Not really feasible for me to leave, have parents very close but both in 1 bed houses so that wouldn't work.

Yes he is an arse. Complete agreement there.

SneezyPanda Sun 30-Dec-12 02:31:04

Chipping Thanks, that's great advice. Passports etc all out of the house already. His country is not a country supported by The Hague Convention, which is scary enough in itself. Basically, if he were to get them there then "disappear" with them, I would have no legal rights as their parent. I have already had some legal advice re how to/where to divorce to protect the children if we were to divorce, so just need to get the ball rolling there. Just want to make sure he absolutely can't get them out of the UK. Thanks again for the advice!

SquinkiesRule Sun 30-Dec-12 02:39:11

If you think he might take the children, you may want to do some reading here. www.reunite.org/ find out all you can they have a useful links section and can be very helpful.

ChippingInLovesChristmasLights Sun 30-Dec-12 03:29:47

Some schools are more co-operative than others, but as soon as they are back I would go and talk to the Head, explain that you fear he might abduct them and explain that you/your Mum/safe person is/are the only one/s that are safe to collect them and no matter what he says, he must not. Some schools will do this for you, some will say they can't as he is their other parent. It's worth talking to them. Then, after that, I would not allow them out of my/someone I trust sight.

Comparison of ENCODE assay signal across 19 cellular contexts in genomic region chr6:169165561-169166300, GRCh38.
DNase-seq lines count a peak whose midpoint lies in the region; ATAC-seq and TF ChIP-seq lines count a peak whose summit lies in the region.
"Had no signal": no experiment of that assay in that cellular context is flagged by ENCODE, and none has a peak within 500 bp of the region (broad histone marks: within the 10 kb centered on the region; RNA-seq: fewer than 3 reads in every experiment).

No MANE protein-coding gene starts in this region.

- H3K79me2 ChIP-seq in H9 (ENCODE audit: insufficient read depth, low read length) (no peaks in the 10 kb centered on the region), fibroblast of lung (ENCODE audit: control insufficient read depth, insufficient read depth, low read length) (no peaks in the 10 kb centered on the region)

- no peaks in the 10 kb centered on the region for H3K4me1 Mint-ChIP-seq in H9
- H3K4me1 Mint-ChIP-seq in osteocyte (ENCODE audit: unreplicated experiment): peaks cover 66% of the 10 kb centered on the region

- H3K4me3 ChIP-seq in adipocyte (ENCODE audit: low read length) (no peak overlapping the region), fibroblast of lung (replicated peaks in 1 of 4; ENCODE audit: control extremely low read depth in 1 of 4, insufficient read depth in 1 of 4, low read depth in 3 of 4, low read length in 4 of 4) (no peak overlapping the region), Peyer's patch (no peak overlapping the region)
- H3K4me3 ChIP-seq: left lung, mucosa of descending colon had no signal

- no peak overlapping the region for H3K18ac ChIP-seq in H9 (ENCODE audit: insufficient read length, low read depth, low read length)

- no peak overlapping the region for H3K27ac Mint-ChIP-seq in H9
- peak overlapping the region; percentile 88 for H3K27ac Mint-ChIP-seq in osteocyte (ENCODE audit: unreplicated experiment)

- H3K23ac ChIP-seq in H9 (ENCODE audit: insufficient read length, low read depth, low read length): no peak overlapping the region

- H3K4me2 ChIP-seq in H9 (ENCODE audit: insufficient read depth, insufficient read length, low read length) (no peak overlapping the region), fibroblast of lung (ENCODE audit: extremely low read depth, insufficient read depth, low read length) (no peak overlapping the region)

I'd be phoning solicitors and making an appointment on Monday, for Monday.

How old are your children?

izzyizin Sun 30-Dec-12 04:19:20

I didn't mean to be harsh and FWIW, by of explanation, I began my response of 01.55 at c1am after reading TeamBacon's questions which wouldn't have needed to be asked if you'd provided links to your earlier threads.